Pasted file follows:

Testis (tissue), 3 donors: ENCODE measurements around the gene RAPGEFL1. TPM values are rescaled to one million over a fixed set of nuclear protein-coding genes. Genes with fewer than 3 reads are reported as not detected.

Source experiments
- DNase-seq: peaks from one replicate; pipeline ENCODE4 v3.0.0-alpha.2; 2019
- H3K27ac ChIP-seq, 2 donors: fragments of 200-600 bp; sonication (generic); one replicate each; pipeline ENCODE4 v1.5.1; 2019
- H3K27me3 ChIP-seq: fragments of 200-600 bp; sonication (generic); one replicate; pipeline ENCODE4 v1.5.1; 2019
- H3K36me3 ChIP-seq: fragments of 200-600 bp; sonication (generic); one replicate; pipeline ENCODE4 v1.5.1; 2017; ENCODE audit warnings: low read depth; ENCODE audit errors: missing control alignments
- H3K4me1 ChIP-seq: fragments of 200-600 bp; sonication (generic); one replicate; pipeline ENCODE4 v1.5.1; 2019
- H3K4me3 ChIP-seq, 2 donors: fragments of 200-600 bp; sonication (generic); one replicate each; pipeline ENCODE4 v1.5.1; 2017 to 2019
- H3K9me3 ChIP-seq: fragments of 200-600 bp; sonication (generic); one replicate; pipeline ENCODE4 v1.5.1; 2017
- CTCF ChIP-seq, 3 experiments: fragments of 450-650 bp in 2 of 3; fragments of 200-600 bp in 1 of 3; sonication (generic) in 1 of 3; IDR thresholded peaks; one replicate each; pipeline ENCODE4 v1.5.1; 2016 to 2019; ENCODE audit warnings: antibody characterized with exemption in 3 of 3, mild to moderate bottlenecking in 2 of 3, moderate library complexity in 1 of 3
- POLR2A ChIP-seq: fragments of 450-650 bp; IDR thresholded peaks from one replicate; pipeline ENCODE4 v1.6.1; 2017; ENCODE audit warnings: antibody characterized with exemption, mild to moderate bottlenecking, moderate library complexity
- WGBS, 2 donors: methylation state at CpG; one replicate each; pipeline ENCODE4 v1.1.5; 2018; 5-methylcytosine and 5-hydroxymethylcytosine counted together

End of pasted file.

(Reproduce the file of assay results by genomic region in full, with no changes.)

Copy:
Testis (tissue), 3 donors: ENCODE measurements around the gene RAPGEFL1. TPM values are rescaled to one million over a fixed set of nuclear protein-coding genes. Genes with fewer than 3 reads are reported as not detected.

Source experiments
- DNase-seq: peaks from one replicate; pipeline ENCODE4 v3.0.0-alpha.2; 2019
- H3K27ac ChIP-seq, 2 donors: fragments of 200-600 bp; sonication (generic); one replicate each; pipeline ENCODE4 v1.5.1; 2019
- H3K27me3 ChIP-seq: fragments of 200-600 bp; sonication (generic); one replicate; pipeline ENCODE4 v1.5.1; 2019
- H3K36me3 ChIP-seq: fragments of 200-600 bp; sonication (generic); one replicate; pipeline ENCODE4 v1.5.1; 2017; ENCODE audit warnings: low read depth; ENCODE audit errors: missing control alignments
- H3K4me1 ChIP-seq: fragments of 200-600 bp; sonication (generic); one replicate; pipeline ENCODE4 v1.5.1; 2019
- H3K4me3 ChIP-seq, 2 donors: fragments of 200-600 bp; sonication (generic); one replicate each; pipeline ENCODE4 v1.5.1; 2017 to 2019
- H3K9me3 ChIP-seq: fragments of 200-600 bp; sonication (generic); one replicate; pipeline ENCODE4 v1.5.1; 2017
- CTCF ChIP-seq, 3 experiments: fragments of 450-650 bp in 2 of 3; fragments of 200-600 bp in 1 of 3; sonication (generic) in 1 of 3; IDR thresholded peaks; one replicate each; pipeline ENCODE4 v1.5.1; 2016 to 2019; ENCODE audit warnings: antibody characterized with exemption in 3 of 3, mild to moderate bottlenecking in 2 of 3, moderate library complexity in 1 of 3
- POLR2A ChIP-seq: fragments of 450-650 bp; IDR thresholded peaks from one replicate; pipeline ENCODE4 v1.6.1; 2017; ENCODE audit warnings: antibody characterized with exemption, mild to moderate bottlenecking, moderate library complexity
- WGBS, 2 donors: methylation state at CpG; one replicate each; pipeline ENCODE4 v1.1.5; 2018; 5-methylcytosine and 5-hydroxymethylcytosine counted together